The Courier News from Blytheville, Arkansas on February 5, 1941 · Page 1
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The Courier News from Blytheville, Arkansas · Page 1

Blytheville, Arkansas
Issue Date:
Wednesday, February 5, 1941
Page 1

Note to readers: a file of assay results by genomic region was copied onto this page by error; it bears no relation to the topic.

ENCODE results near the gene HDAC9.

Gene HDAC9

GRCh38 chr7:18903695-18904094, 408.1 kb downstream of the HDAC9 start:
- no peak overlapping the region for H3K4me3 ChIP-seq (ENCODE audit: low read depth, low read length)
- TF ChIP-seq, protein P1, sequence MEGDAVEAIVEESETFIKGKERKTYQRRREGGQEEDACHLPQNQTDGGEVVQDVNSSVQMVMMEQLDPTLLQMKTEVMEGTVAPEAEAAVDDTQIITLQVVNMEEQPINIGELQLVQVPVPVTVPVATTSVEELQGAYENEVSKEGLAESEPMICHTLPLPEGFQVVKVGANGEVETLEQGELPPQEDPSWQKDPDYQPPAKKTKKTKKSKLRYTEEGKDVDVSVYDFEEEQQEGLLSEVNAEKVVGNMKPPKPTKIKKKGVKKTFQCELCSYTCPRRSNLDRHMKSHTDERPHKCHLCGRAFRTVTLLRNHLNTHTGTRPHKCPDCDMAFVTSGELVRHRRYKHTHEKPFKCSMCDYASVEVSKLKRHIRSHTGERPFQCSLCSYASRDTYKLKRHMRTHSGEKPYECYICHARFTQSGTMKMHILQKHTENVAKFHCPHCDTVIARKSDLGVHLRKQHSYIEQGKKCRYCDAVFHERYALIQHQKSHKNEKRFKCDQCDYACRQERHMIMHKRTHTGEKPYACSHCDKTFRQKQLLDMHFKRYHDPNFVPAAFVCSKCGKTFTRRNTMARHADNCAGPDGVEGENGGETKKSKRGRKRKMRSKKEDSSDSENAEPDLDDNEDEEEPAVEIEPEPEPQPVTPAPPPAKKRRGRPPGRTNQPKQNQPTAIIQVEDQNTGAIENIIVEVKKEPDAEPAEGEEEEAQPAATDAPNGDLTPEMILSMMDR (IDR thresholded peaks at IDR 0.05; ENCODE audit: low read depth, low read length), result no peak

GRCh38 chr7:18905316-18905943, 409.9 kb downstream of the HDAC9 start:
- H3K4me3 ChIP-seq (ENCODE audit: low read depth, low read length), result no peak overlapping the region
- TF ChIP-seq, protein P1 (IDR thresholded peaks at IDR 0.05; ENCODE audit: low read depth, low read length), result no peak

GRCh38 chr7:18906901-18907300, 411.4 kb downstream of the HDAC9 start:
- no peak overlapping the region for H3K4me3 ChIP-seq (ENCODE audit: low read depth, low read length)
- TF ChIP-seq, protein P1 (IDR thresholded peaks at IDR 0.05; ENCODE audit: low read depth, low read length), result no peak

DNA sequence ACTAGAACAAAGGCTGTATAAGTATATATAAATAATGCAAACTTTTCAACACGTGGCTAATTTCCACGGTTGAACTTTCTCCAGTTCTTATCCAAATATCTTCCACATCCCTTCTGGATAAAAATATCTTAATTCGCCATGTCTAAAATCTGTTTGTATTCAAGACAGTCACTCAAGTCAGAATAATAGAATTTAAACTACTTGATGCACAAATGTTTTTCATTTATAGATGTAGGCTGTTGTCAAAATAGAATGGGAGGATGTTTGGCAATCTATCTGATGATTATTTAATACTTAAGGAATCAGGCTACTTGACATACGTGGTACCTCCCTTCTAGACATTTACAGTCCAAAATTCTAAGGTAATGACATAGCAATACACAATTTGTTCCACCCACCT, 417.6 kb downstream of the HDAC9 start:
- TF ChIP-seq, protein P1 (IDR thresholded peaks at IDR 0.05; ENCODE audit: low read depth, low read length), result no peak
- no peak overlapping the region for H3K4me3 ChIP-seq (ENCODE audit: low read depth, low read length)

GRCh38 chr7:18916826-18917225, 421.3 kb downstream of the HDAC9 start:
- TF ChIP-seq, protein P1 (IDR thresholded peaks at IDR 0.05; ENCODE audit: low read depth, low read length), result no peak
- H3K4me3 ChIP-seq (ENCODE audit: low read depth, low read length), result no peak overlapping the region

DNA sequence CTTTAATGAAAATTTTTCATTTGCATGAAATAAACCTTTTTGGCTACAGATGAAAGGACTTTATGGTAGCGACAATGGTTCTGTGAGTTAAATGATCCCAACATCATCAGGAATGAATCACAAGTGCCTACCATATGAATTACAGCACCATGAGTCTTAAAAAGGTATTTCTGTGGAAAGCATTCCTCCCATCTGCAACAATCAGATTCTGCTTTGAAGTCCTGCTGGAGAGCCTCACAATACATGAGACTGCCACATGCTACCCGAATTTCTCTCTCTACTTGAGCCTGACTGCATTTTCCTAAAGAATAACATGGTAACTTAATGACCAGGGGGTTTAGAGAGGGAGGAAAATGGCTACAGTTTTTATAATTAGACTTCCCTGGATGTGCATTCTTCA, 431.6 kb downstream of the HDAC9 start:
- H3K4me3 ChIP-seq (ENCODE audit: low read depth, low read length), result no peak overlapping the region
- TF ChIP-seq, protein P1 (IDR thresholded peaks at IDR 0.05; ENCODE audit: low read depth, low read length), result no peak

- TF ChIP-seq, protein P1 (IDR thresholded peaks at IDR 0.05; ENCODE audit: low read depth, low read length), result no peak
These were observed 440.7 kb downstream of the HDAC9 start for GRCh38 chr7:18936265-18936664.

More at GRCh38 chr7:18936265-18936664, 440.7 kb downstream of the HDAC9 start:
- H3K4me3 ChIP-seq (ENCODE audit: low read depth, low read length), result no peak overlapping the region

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BUTHEVILLE COURIER NEWS THE' DOMINANT NEWSPAPER OP NORTH li'AST Am™*,^* "*• * -•-• I f 9^/ VOLUME XXXVII—NO. 275. Blytheville Dally News Blythevllle Courier Blytheville Herald Mississippi Valley Leader NEWSPAPER OP NORTHEAST ARKANSAS AND SOUTHEAST MISSOURI ~~ •—• BLYTHRVHXB, ARKANSAS, WEDNESDAY, FKBUUAUY SINGLE COPIES FIVE ^ m m ^^ ~ • ~ £>imii,u UUrMES FIVE CENTS - HIGHWAYJTOEDY CLAIMS TMHUVES ^^^^B B ^ • ^B ^t^^m »».•».-.. i "" " -~——• —••- . I . • > \ British Carry Out Bombing Of German Bases Bordeaux. raids last from Duesseldorf to _e_^iyl^ht_n l ids followed attacks which the air Will Fill Senate Post Soon LITTLE ROCK, Feb. 5 (UP)— Governor Adklns, back in his office today, said he would devote his attention during the next few days to selection of a man to fill out the unexplred term of Senator John E. Miller who was named to be a federal district judge. Adkins, who returned last night after a five day trip to Washington and New York where he conferred with financial leaders regarding Arkansas' $137,000,000 bond refunding program, denied he had many any selection as to whom would succeed Miller. ministry described as the most widespread end large scale of the past two weeks and Included assaults on Duesseldorf, the docks' at Brest. Dunkirk, Dieppe, Ostend, Cherbourg and Bordeaux and airdromes at Vannes and other places in occupied France. The raid marked the second day- Corning Back To Testify On-British Aid Bill After Hurried Tri light sweep by the Royal Air Force m four days over territory WEST ENGLAND AIRPORT Feb. 5. (UP)-Wendell L. Willkle bade farewell to Great Britain 1.0- day after a nine-day private Investigation of war conditions, and left by plane for Lisbon. Portugal, where he will take a Pan American Airways Clipper plane for hofne. "Anything r can do in America to help Britain in her fight for freedom I certainly will do," Willkie told his hosts. "Your people have shown magnificent, corn-age Keep 111 your chins up." If Reports Are True Bui- land. British attacks last night were most intense. An indication of this was given in an air minstrv communique which said four British planes were lost. Long range bombers made the raid on Duesseldorf and planes of coastal command attacked Cherbourg. "Fires were seen to break out at Duesseldorf," the communique said. "A train in the neighborhood was hit and it burst into flames. High explosives fell on two nearby railway junctions." ."Of the raids on docks at Brest. 1 ' the ministry said, -a very large fire and some heavy explosions were observed." Cherbourg was said to have been raided twice. •••••' Targets in the docks at Cher- j bourg. including repair yards, were straddled by high communique said. to see everything in Britain he had wanted to see. because he was cutting his trip short to go home and testify at the United States senate foreign relations commltee hearing on the British aid bill. Leadership Britain's national unity impressed him particularly throughout his visit, he said, and he added that Britons are "almost miraculously fortunate in their present leadership; i doubt^whether in history any man has been more particularly suited for his job than the prime minister chill.)" t Winston Chur- Willkie spent his last morning in Britain inspecting the damage to Bristol, the "most bombed" city in England. W. L. Runciman, director general of the British airways, was his breakfast host there, garia May Reform Gov- ; ernmerit For Axis k'Claim Bag Of 14 JManes LONDON. Feb. 5. (UP)—Reports BERLIN, Feb. 5. (UP)—German reached London today that Col. i sources claimed tonight chat 14 Parvan Dragonoff, Bulgarian minister to Germany, had arrived at Sofia with renewed German demands that Bulgaria join the German-Italian axis. Diplomatic quarters expressed belief that this time the Bulgarian government, or a successor to the present government, might- yield to the German demand and thus prepare the way for a German march across Bulgaria to attack Greece. British planes were shot down in an attempted large scale daylight raid across the English Channel today. ••'.-', Wife Of Former Champion Killed By An Automobile BURBANK, Calif., Feb. 5. (UP)— Willkie on a tour of inspection to shp-.v him bomb damage done to historical 'buildings, some dating back..-to..,the llth century,. One of these relics is the Holy Cross Church of the Knights Templar, famous for its leaning tower, the top of which is four feet out of. line with the base. The tower stands. Home Guard Escort Willkie" left London for Bristol by' train last night. The American Eagle' -squadron of the London Home Guard escorted him to (h<? train-and in shaking hands with the Americans, Willkie said. "Keep a ^ uix- boxing champion, col- e do. The railway station .was guard< 6 . in « i , In Bulgaria Laval Demands Premier's Post And New Cabinet mamtaU^^ has dc ~ ehoosinic and be made responsible solely to 11 natinnu/ us~- y -. wh ^.J!^ hers ¥ ™"M "ame, it was reported Marshal Philippe momxl the 'cabinet Pelnin .sum- to meet, this Troops Would Tighten Japan's Grip, On, Strategic Southern Areas SAIGON. French Indo-China, Feb. D (.UP)—Japanese troops are ....... ,, mj ^mum uio uoim^i to land here, only 648 miles from situation to the naL on in a ruHo Singapore, within two week* osten- 'speech. llltlio terms be - U wrfus "^ Thailand, Mnil Francois afternoon to discuss the terms J which are the price oifered by Laval, presumably with the approv- !»1 of Otto Abetz, German diplomatic envoy 'at Paris, for u re- sumption'of collaboration with Germany. Petain also ordered the six un- der-secretarles in his cabinet lo attend the meeting. Tills was taken as an indication that, if i u . decided to reorganize the cabinet at once, the entire cabinet might resign. Petain may retain May Talk day. sources reported to- whether Ad. Darlnn, Petain's right hand man who brought Laval's terms Irom Paris yesterday, w ^i:~™:^'°'>^™> i« "a* u..rsnr,, dT of the Japanese military grip on liiiand strategic southern ureas of indo- "hina. Informants said that the ese troops would proceed to .... Thailand border, on the excuse that they were needed to enforce armistice terms. " Other sources, usually reliable asserted that Thailand had p^r- nitted Japan to use two airports ai its northern area from which to bomb China's Burma road. One v.-as rejected. Soon after Darlan's arrival here ! from Paris last night i plain that his with wn * mndc Imd not served to bridge the gap between Uival and Petain, who dismissed Laval from the cabinet December 13. Petain. it was learned, was unwilling to give Laval as much •power as the pro-German former vice premier demanded in his own of the ports, it was said, .was built nnd Hitlcr 's names. President of Group Against Unrestricted Power for Roosevelt WASHINGTON, Fob. 5 cup)— The United States Chamber of Commerce today opposed the British aid bill on Hi-omul that the presuli'nt could deliver I he whole nrmy, navy and air force to foreign powei-ii without advising congress and might, be able Lo seize private property for delivery to by Japanese contractors last year. It was reported also that 1500 Japanese troops had landed at Haiphong on the east' Indo-CKi-i coast, bringing the total of Japanese troops in that area to from 10,000 to 11,000. By agreement, Japan is permitted 6.000 men in the area. Hold Conferences Alter talking to Dnrlan last , - ssa ^ "> 69-year-old wife.Wlled by n au b- ia were too weak to ' mobile. Police assisted him sob- y ? sub ^ ftUon to j ^ from the emergency Sd and .hat a cabi . . emergency a cabinet more took him home inendly to Germany might oe formed. Ivan Bogrianoff, pro-axis leader who resigned yesterday as minister of agriculture, was mentioned as premier in that event. Doubt was expressed here that Russia would move even if Germany openly invaded Bulgaria. Likewise i doubt was expressed that Turkey would move unless she herself were' attacked. Mrs. Jeffries was struck while crossing the street to a barn, where Jeffries trams amateur boxers. John Albert Chrlsterson. driver of the car, was questioned by police and released. Stock Prices A T & T 162 !. 2 Am Tobacco 72 1-4 Anaconda Copper 24 5-8 Beth Steel 8 4 Chrysler 65 1-2 Cities Service 4 3_8 Coca Cola 99 3-4 General Electric 33 1-8 General Motors 43 1-2 Int Harvester 50 Montgomery W?.rd 36 1-2 N Y Central 137-8 North Am Aviation 151-8 Packard 3 Phillips 37 1-8 Radio .. , 43-8 Republic Steel ." 19 7-3 House Passes Bill To Pay Old Age Pensions LITTLE ROCK, Feb. 5. lUPJ— | The house today passed, 57 to 11. j an old age pension bill which if adopted .by the senate and signed by Governor Adkins would pay Arkansas' aged $30 a month. Dr. H. B. Hardy of Greenbriar. author, said the measure was approved by federal officials. Socony Vacuum Studebaker Standard Oil N j Texas Corp U S Steel 8 7-8 7 1-8 34 3-4 37 1-8 63 1-8 officials were present. Yesterday, Willkie had flovm from Manchester, England, .to Dublin, Eire, for a .three-hour conference with Prime Minister Eamon de Valera. then he had. flown', to London to be .received by King George. He said his conversation with de .Valera had been "frank and free," that, "I told de Valera clearly my views and those of the American people, and he told me his. "It was a very interesting discussion and I got the information I wanted to get." he said. S ocal.Legion Post Negot- atmg With Jonesboi Flying Instructor Use Silver Trumpets On state occasions ,the household cavalry of England .-uses trumpets made of solid silver. Eight in a set, they weigh about 30 ounces each and cost between SI80 and 1 S200. He Once Dived For Pennies, Now Heads Paramount Studios The Courier News learned today that a Johesboro flying Instructor will arrive here Saturday to sign a contract with the Dud Cason post, American Legion, sub-leasing a portion of the Blytheville airport. The Legion will retain completely in charge of the airport, under present plans, it was understood, with the Jonesboro instructor leasing the port only for use of hangars and as a place at which to train flying students under the Civil Aeronautics Authority program. Several flying instructors. Including men *from Missouri, negotiated with the Legion concerning leasing of the .port's" facilities. J. P. Holland, Blytheville business man-pilot, night Petain called In Pierre Finn- din, foreign minister; arid Gen. Charles Huntziger.,, war minister] for a general conference. Later he conferred alone with Dnrlan. It was not yet certain' whether Laval In the end would come to Vichy as a member of an inner cabinet or would remain in Paris ns 'Petain's delegate there. It did seem certain that foreign minister Flandin would lose his post If Laval came here. Foreign observers said that it had now become clear that Hitler was determined that he and nob Petnln should direct French policy. So fm'. Petain has had one big- trump card in the French fleet, governments. Meantime Speaker Sam Rayburn, artor attend Ing a meeting of democratic members of the house foreign affairs committee, suld "serious consideration" was being givon to t'.ckiitional amendments to the bill The mooting of the Democratic committee members preceded the third and final day's debate on the house floor, Tomorrow the house will start voting on amendments. The chamber's views were given to the senate foreign relations committee by President James Kcmpcr who said his board of directors felt unanimously that the bill "would not contribute to the defense of the United Slates." The chamber feels, he said, that instead of the pending measure congress should draft legislation that would give congress or a bipartisan congressional committee power io approve or veto all proposed material aid for the democracies-. He said the chamber also would avoid credits and cnsh for the democracies. Kcmper said such legislation should contain a prohibition against the travel of American vessels In war zones as well as a ban 'against dispatch of . armed' •-TovGcs .to •* war areas without congressional approval. Local Lions Given Current Affairs Test Members of the Lions Club were given the Time Magazine Current Affair^ Test as the feature of yes- Cal Gossett And Two Osceola Men Are Killed A well-known Biytheville automobile .salesman and two OUK O.euola men were killed instantly at 1 a.m. today when two autoniob,io.s crashed at; a curve on Highway 61 •ii» «. > . " and Sn'7 lhe , U T ™^™*W.™SZ?o»™ CMltinx iron, hiKhwiiy accidents Mem- Blytheville in the past three weeks. • De.;d are: Callaway Blanton (Cnl) Gossett, •3D, Burdette, automobile salesman In Blytheville for Phillips Motor Co., and husband of Mrs. Nell Eberdt Oossctt. for many years postmaster at Burdette, Father of two small children. Vernon Dean Price, 20, Osceola, employe of a Magnolia service station, and an honor' graduate of Osceola high school in 1938. Unmarried. Nelson Catalina, 22, Osceola, who with his brother owned! the Cash and Carry Grocery there. Also un-' married. . lhe Blytheville man was returning to Burdette Irom Luxora when the accident occurred. The Osceola men were returning to Osceola afte.1- spending the evening in Blytheville. . • .Mr. Gossett was first employed by Phillips Motor Co., in September, 1938, officials said today, and was one of the best-liked men in 1 the organization. "Previously he was bookkeeper and office manager for Coca-Cola Bottling Co., here, For 10 years; before that had-worked here as a clerk'for Standard Oil Co. and for Oberst Hardware Co. Young Price.graduated fiom Os- ceoln high school as an honor stu-, dent In 1938 and Immediately was employed as a bookkeeper by Tongate Gin Co. at Osceola.- Shortly before Christmas, he left the concern to take a.' Job with Wade , >v. „ , •»-' v*r» v V*J», 14. ' -* U4AS4.YJ*'**:'**-. • .-*^.n ^-,_y rr - -_»-_'_ »»*»*** ? ¥ h^h.\.W 'long-considered reorganisation of j Q l " nn - .manager ofTffe~!ffirtfIce^s$i-;i the Cuban leaUerahlu. especially us Lion ' and had worked there since. ' " in school he was a good basket- Two Rebellious Officers With Families Fly To Miami For Exile , HAVANA, Feb. 5. (UP)—Snncl- bugs were removed from the presidential palace today and the normal police; Kuard replaced heavy details of soldiers In evidence that President Pulgonclo Batista' believed he hncl quelled completely an incipient revolt by chiefs of the nrmed forces. Of the chiefs Involved only Col. Angel A. Oonxalez, former chief of the niivy, remained in Cuba find he was under Arrest. The others, Co!. A. Pcdraxn, chief of the army, and Col. Bernardo Garcia, chief of police, hud gone by plane (o Miami and exile. George S. Messersmlth, American ambassador, called on Batista last night to offer his coniu-ntulatlons on the president's avoidance of a serious political upheaval. Batista - was . understood to be -thol-ouprii;., regards the armed forces. He was prepared to face congress, at a special session he had called ball and baseball player. -He ' was born in Beebe, Ark.; in "March, 1920, at the end of a in-day period of 1 Ml '- Price :Hved ;with his sister,• suspension of. constitutional guar- Jvfrs - HoJ wt Powell, in Osceola. His an tecs, and ask blanket approval motncr > « widow, lives on a farm. of his course. Batista wns given an ovation last ntftht when he made a which could sail for Africa at any Arkansas, following the action of at Hotel Noble. I .from a balcony of tho presidential was In charge of, palace this phase of the program The club volccl to indorse n Icgta-' t j™l™,.? £%? .^ "TJ 1 laiivo appropriation for advertising shirt. Batista addressed sev- New Orleans Cotton HOLLYWOOD. Feb. 5 (UP)—B. G. Desylva. a baldish little guy who once dived for pennies at Catalina Island, today became head of Paramount studios. The moon-faced Lesylva. known a.s "Buddy" throughout the theatrical woiid, has three stage hits amning now and grossing around $90.000 a week. Of the 500 songs he's written, 50 are hits and returning royalties in four figures Mar. May Jul. Get. Dec. Jan. Prev. Open High Low Close Close 1034 1037 1033 1037 1036 1033 1037 1032 1037 1036 1022 1032 1026 1026 1025 970 966 963 978 973 963 975 966 963 977 973 965 fortune. It gave him the idea for the song, "Avalon," which was about love and moon at Catalina. He's still collecting for it. Then, he .said, he landed a job as guitar player in an all-Hawaiian orchestra. The lights were low and nobody cared whether he was Hawaiian or not. He got $50 a week for that, plus a little time to himself lor song writing. He did one called "'N' Everything* and gave every month. He sold his share of A1 Jolson a half interest for plug- a music publishing house a few{8 in S it. A few weeks later Des- years back for $750.000 cash. His new job as executive producer ! in charge of Paramount picture! activities will pay him a probable ylva received a check for $16,000 in T ' m m t h had been expected to sub-lease the j 1_1'. port for CAA use, but withdrew from negotiations after announcing last week that he i would go to Pine Bluff. Ark., this week-end, to begin a year's duty as government flying instructor there. Commander G. R. Carter of the Legion said that plans had been made for an unnamed man to take charge of 30 acres of alfalfa hay on the .'airport grounds, and to pay the Legion proceeds from the crop. Carter said a mechanic would be hired by the Legion to maintain a repair shop and service 'station at the airport. The City Council leased the airport to the. Legion several years ago when/it appeared that the port would be abandoned. time. For that reason, it was a matter of interest here that the Laval group. In setting up an Independent group before Dnrlan went to Paris, decided to recommend development of French African resources with German and "European" collaboration. For some reason—in the belief of some diplomats because of a colossal oversight—Germany made no demands on France's'Great empire in the armistice agreement. There was seme belief that now Germany might seek to Include the empire in ,a "collaboration" program. The German radio has been mentioning the early arrival of various French colonial personalities in Berlin. Vichy has sent, no such per- other civic clubs here in giving approval to the project. Murray Smart, club secretary who Is in n Memphis hospital, Is to receive a composite letter, portions of which were written by each member present at the meeting. Edgar Borum. Lion president, announced that the club will hold its annual "ladies night" meeting Feb. ^5 when wives of the members will be guests. Woman In Death Garb Gives Demonstration cheering people. He .snld that he had suspended guarantees of civil liberty and dls- the armed because he believed U proper. "Henceforth I shall never allow selfishness, greed or personal am- bit.ion to come before the national welfare," he snld. "T assure the. Cuban people that peace will prevail, with order and work for all." The crowd laughed and then cheered uproariously as someone called to Batista: "Colonel. Cuban people are with you." the New York Cotton Graf Spee Aide Faces Deportation WASHINGTON, Feb. 5 (UP)—A ! woman, shrouded in black and i wearing a painted skull mask, arose j Mar. in the public galleries of the house i May during debate on ithe aid to Britain I Jul* jbill today, shouting and .shaking Oct. [her fist at members of the cham- Dec ' r. Jan. WEATHER Arkansas—Fair and warmer tonight. Thursday, partly cloudy and warmer. Memphis and vicinity — , a u ' $100.000 a year, plus bonuses He ™ USL have quit slee P*ng. too. Every • " V ~— '»• j---^*u "WAiVAOUO. A*V } -. .. t " *-" - — - - --« is the one man in the entertain- nouron the h °^ he seemed to turn Chicago Wheat May Sept. May .Sept. 'Open High Low 62 62 61 1-2 62 62 61 3-4 61 1-2 61 3-1 974 969. .„ _ 965Jment business to whom" all" touch- ; outa P ew ditty. Best money maker able things turn to gold, or its pr £? ablyu was "Sonny Boy." greenback equivalent. - • en he got int o show business. Y. ."Frank Freeman, president of' Wr ° te musical Close' Paramount, productions, -announced 1 appointment of the 43-year-old t T seas band ' He Cloud >" and warmer tonight ' and - - g Thursday. Lowest temperature tonight 38. Highest Thursday ^8- Chicago Corn Open High Low 821-4 821-2 821-4 821-2 baron, who resigned to form his own picture outfit. Desylva is a' stubby' man, a little ibald on top, and inclined to be Close; modest. later StagC ?hows ' 767-8 77 761-2 76 3-4 ! of hi* youth netted iiim a small ana Purchase," and 'Dubarry Was A Lady." Last reports showed each one earning around $30,000 every seven days. Livestock EAST ST. LOUIS. 111.. Feb. 5 < UP)— Hogs, 8500-8000 salable. Top, 8.00 170-230 Ibs.. 7.90-8.00 140-160 Ibs., 7.10-7,65 Bulk sows, 6.65-7.25 Cattle, 2500 Steers, 9.00-10.25 Slaughter steers. 7.50-14.25 Butcher yearlings, 8.00-10.00 Slaughter heifers, 6.75-12.25 Beef cows, 5.75-6.75 Prev. Open Hich Low Close Close 1031 1033 1031 1031 1032 1031 1033 1032 1032 .1032 1020 1023 1020 1021 1021 9G8 973 9G8 972 970 963 970 963 968 966 962 9S2 962 962 960 American Medical Association Heads Will Go On Trial Today WASHINGTON. Vcb. 5. iUP)~ The unprecedented trial of thf American Medical Association and , c ome of the nation's most noted doctors on charges that they conspired to violate federal antitrust laws opens today in U. S. District Court. Justice James M. Proctor will preside over proceedings which are expected to consume a month or more. Government attorneys will try to prove that the AMA, two of its affiliated organizations and 20 officers sought to use the AMA's prestige to defeat a venture In cooperative medicine. The indictment also names the Dr. Herman F. Erben. above, medical officer of the scuttled German raider Graf Spee's supply ship, faced deportation when a San Francisco judge recently revoked his American citizenship, upholding charges that Dr. Erben "knosvingly made false statements" on his citizenship papers, Columbia, the Harris County (Tex.) medical society and the Washington Academy of Surgery. AMA officials named were Morris Fishbein, editor of the AMA Journal; Olin West, secretary and general manager of the "AMA; William Creighton Woodward, director of the AMA bureau of legal medicine;and legislation; William Dick Cutter, secretary of the AMA council on medical education" and hospitals and Rosco Genung Le- 'and, director of ihe .AMA bureau •>f medical economics. The first day of the trial will be taken up with the selection of i 12-man jury and two alternates. John Henry Lewin, chief government prosecutor, and Grant W. Kelleher, then will present their opening statements, to which defense counsel will reply. The defense statement probably will be made by Edward N. Burke, Chicago, AMA attorney. Charges against the associations and the doctors are without precedent in antitrust history and reach the trial stage only after an unsuccessful court, battle by the AMA for a ruling that the practice of medicine Is not a "trade" as conceived by the Sherman and Clayton Acts. f The defendants are accused of attempting to impede the operation of Group Health Association. Inc., a cooperative organized by low-income government employes several miles from Burdette. Mr. Catalina came, to Osceola -four years ago from Memphis to go Into business with his brother. Today's 'accident 1 , occurred on the same date a|$ait|February'3 lone traffic fataHfpiprlHfssissipp'i County and SoutH|ast Missouri, and the triple fatality*-was the first this month. Last year W. H. Forbus, Tyler, died two days after his automobile struck a transport truck on Feb. 5 near Holland, Mo. Funeral services for Mr. Gossett will be held at 2:30 p. m. Thursday at the First Methodist church, here, conducted by the Rev. E. B. Williams. Biuial will be at Elmwood Cemetery. Pallbearers include Bernard Gocch, Clarence Dowdy, Joe Shanks, Lea Stevens, C. O. Graves, Jack Ozment. Howard Burton and Owen Doss. Honorary' pallbearers will ba Russell Phillips, J. A. Leech, Dr. H. C. Sims,. J. P. McLarn, C. F. Tompkins, Frank Eberdt, Louis Eberdt, Jack Eberdt, Gus Eberdt, Jr., R. D. Eberdt, J. J., W. A.. Jack and James Gossett. Survivors in elude. Mrs. Nell Gossett. the wife, two sons, James, 6, and Cal, Jr., 8; the .parents, Mr. and Mrs. J. J. Gossett, Blytheville; and three brothers, W. A,, James and Jack Gossett.- Cobb Funeral Home is in charge. Services for • Price-will • be held at 2:30 p. m. Thursday from the chapel of Swift Funeral Home in Csceola. conducted by Rev. Harold B. Tillman, pastor- of the Osceola Baptist church. Burial will be in Ermen Cemetery, Survivors include Airs. Ethel Price, mother, of •near- Burdette; four sisters. Mrs. Fred "Parish, Kelser; Mrs. Theodore Hall. Osceola; Mrs. Hoban Powell, Osceola. and Mrs. Alvin .Pa'rris, Millburg. Mich.. and three brothers, Lonnie. Lester and A, D., all of Osceola. The National Funeral Home of Memphis returned the body pf Catalina ' to" Memphis today. Fu- jieral arrangements were incomplete; but it was believed that services would be held at Memphis Thursday. Crawford's Bill Would State Senator Ivy -Crawford of Blytheville has Introduced a measure in the!Senate at Little Rock to reclassify Mississippi county as a county of i-he second class. . Purpose of. the bill, Senator Craw- which maintains a staff of doctors'ford said, was to increase the pay to treat its members. Members of the county-tax assessor. r contribute a monthly sum, similar) Present county assessor is W. W. to dues, for. the protection. Watson, Jr., Osceola.